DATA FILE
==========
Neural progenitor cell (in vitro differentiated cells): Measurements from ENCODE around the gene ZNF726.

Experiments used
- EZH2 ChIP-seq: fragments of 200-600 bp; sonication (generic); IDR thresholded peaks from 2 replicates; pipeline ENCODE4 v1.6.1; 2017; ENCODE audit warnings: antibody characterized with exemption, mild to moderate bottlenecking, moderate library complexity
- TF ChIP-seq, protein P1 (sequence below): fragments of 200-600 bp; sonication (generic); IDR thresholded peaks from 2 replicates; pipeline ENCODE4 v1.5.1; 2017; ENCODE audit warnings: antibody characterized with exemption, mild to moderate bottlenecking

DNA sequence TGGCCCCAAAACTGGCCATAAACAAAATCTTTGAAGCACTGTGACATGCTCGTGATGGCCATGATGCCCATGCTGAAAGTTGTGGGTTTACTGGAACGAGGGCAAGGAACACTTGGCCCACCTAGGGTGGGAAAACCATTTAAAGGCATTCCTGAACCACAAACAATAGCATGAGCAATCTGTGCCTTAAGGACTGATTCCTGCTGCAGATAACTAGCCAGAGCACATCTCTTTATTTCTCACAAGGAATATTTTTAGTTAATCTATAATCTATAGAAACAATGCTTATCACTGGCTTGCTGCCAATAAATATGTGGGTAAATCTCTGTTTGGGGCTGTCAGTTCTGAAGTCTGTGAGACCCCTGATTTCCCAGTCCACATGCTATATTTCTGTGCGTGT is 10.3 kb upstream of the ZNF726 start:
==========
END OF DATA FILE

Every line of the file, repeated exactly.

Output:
Neural progenitor cell (in vitro differentiated cells): Measurements from ENCODE around the gene ZNF726.

Experiments used
- EZH2 ChIP-seq: fragments of 200-600 bp; sonication (generic); IDR thresholded peaks from 2 replicates; pipeline ENCODE4 v1.6.1; 2017; ENCODE audit warnings: antibody characterized with exemption, mild to moderate bottlenecking, moderate library complexity
- TF ChIP-seq, protein P1 (sequence below): fragments of 200-600 bp; sonication (generic); IDR thresholded peaks from 2 replicates; pipeline ENCODE4 v1.5.1; 2017; ENCODE audit warnings: antibody characterized with exemption, mild to moderate bottlenecking

DNA sequence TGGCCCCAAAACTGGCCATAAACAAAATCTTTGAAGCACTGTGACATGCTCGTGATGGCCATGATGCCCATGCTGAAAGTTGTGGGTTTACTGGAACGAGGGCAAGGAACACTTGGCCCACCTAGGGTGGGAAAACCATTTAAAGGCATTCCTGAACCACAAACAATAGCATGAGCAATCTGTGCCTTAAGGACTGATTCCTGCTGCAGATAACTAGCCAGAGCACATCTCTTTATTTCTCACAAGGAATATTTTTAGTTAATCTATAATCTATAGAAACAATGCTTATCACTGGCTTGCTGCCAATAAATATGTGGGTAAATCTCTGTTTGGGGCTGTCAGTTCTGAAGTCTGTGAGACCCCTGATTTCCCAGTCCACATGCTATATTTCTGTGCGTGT is 10.3 kb upstream of the ZNF726 start: